Proposed License Plate Fee Hike Gets Mixed Reviews

Belmont County commissioners held the first of two public hearings Tuesday to discuss a proposed $10 increase in license plate fees.

County Engineer Fred Bennett said each registration will cost an additional 83 cents a month, or less than 3 cents per day. The hike would fund road repairs and maintenance.

Bennett said Belmont County has 308 miles of roadways to maintain, along with 280 bridges on county highways and township roads. Maintaining them requires employees, equipment and materials.

“Our roads need resurfaced,” said Bennett, adding that the last paving of county highways was done in 2012, when 1.5 miles of County Highway 4 was resurfaced. That job was 100 percent funded by a local coal company.

Bennett also said that while 10-15 bridges have been replaced annually during the past decade, 80 bridges in the county cannot carry legal loads and are posted with load limits between 4 and 32 tons. Half of them cannot carry school buses, emergency vehicles, and fuel trucks, he said.

“We are able to replace small bridges, 10-50 foot spans, with our employees, but larger bridges must be replaced by private contractors,” he said.

Bennett said the Ohio Bureau of Motor Vehicles delivered an estimate based on 2011 registrations that determined $536,006 will be raised annually by enacting the increased fee.

“This will not solve all of our problems, but it will be of great benefit,” he said.

Michael Bianconi, Pease Township trustee and a former county commissioner, voiced support for the measure.

“We need the funds to do their job,” he said.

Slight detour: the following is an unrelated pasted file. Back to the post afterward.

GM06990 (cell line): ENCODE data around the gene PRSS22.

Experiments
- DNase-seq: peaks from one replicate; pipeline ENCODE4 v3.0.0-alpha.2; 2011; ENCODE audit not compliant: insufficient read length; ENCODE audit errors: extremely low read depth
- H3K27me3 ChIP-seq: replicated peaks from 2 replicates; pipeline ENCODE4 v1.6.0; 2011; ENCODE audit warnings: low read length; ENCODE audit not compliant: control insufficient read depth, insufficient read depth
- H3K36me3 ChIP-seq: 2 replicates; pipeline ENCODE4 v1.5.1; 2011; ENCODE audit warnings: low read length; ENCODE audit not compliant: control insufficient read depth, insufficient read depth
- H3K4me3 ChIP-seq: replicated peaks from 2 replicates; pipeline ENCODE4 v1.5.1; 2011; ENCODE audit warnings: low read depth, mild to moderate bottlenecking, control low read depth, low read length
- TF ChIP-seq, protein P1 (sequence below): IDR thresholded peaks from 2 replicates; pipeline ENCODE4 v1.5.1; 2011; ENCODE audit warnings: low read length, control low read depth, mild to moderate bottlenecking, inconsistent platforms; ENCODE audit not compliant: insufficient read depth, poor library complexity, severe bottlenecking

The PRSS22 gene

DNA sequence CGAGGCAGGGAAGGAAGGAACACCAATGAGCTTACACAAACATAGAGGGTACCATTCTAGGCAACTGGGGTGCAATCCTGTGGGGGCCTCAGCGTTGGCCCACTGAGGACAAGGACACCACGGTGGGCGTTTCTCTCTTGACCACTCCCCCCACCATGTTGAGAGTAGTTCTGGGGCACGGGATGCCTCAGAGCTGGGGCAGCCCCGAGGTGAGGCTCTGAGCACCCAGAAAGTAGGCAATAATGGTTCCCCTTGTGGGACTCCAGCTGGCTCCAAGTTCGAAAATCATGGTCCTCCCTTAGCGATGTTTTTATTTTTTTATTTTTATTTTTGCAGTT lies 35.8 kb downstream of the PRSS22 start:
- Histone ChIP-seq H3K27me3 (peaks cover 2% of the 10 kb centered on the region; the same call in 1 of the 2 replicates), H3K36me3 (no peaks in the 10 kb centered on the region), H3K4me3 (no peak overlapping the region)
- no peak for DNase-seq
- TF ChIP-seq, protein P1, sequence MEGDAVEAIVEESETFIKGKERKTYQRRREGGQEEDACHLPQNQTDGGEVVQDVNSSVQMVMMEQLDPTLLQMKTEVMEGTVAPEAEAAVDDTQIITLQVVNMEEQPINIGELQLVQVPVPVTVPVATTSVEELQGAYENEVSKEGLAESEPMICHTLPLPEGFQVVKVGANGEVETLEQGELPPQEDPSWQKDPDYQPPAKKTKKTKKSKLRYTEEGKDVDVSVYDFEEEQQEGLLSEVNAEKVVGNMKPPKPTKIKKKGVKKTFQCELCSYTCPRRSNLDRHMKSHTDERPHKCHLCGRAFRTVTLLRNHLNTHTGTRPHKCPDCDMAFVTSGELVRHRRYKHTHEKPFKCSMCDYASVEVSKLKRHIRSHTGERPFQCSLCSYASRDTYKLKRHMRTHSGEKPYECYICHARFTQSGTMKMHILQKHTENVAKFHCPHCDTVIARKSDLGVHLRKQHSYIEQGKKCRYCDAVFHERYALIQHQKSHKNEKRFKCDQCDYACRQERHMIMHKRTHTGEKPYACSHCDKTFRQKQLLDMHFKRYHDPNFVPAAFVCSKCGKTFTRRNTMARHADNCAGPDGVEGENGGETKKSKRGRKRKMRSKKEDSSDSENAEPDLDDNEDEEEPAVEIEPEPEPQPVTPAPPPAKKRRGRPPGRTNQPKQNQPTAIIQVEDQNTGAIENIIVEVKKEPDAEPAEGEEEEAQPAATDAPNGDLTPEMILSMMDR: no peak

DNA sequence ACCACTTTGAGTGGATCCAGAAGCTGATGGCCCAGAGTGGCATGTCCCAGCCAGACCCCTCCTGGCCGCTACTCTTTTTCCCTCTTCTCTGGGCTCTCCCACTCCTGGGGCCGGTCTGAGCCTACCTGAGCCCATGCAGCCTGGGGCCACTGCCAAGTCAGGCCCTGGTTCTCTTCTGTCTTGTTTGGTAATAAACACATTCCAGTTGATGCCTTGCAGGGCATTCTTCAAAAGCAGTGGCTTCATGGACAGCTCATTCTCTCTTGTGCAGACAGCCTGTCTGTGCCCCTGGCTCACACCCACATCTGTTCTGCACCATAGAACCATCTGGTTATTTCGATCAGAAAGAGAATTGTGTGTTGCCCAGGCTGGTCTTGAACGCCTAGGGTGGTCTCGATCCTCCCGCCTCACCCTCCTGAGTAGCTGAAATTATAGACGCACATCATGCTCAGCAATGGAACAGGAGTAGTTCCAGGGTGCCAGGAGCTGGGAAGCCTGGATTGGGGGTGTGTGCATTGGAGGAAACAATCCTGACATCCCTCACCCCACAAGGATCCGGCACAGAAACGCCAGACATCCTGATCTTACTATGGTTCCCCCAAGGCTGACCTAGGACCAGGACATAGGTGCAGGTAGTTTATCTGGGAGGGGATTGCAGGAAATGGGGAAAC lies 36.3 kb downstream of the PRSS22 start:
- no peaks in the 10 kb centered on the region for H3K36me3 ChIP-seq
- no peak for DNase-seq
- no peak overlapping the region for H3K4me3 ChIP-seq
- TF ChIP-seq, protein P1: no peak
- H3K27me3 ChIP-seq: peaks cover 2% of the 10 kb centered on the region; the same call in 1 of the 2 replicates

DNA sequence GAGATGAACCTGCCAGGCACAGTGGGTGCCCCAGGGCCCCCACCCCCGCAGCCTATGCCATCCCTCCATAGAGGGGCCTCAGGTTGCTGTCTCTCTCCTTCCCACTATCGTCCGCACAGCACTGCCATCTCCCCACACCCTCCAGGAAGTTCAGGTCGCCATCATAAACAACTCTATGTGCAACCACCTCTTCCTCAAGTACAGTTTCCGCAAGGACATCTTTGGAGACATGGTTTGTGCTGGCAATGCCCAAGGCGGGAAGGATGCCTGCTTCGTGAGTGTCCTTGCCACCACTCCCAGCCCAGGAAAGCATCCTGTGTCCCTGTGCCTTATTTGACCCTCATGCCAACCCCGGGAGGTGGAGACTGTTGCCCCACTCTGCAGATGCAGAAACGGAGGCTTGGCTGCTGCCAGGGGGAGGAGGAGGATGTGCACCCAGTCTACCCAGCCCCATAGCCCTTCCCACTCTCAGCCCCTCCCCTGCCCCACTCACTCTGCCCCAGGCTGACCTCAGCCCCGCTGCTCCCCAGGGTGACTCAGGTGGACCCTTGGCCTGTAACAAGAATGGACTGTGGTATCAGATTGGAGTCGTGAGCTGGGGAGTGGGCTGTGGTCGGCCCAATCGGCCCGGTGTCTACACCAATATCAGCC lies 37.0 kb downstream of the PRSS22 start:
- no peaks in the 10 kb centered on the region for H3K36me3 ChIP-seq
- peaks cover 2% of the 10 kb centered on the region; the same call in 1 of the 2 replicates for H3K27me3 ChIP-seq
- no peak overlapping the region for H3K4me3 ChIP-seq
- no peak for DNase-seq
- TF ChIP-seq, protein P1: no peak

Frank Papini of Bridgeport recognized the need but could not totally agree, noting the increase will place an extra burden on those with fixed incomes. He said there should be a greater effort to generate revenue from the oil and gas industry. He said the gas and oil companies’ trucks put considerable wear on the roads.

“Make them pay their fair share,” he said.

Ed Hood of Shadyside said he is on Social Security and facing mounting expenses, the loss of health insurance and the need to purchase his own. He pointed to increased property taxes, a higher electric bill, car and homeowner’s insurance payments, combined with more levies on the ballot. He said he and his wife will be dipping into their savings for necessities.

“Everybody’s running out of money, but it falls back on the ones who can afford it the least,” he said. “We’ve been married 57 years, and we can’t take care of ourselves anymore.”

St. Clairsville businessman John Swan concurred. He suggested a tax for businesses that utilize vehicles.

Frank Schaeffer, Pultney Township trustee, favored the plan. He said the measure was the cheapest option available.

Robert Vincenzo, mayor of St. Clairsville, speaking as a private citizen, voiced support due to the need for safety, asking that people compare the cost incurred by an accident due to poor roads.

“If we do not do something soon, a lot of our paved roads are going to be back to gravel roads,” said Commissioner Matt Coffland.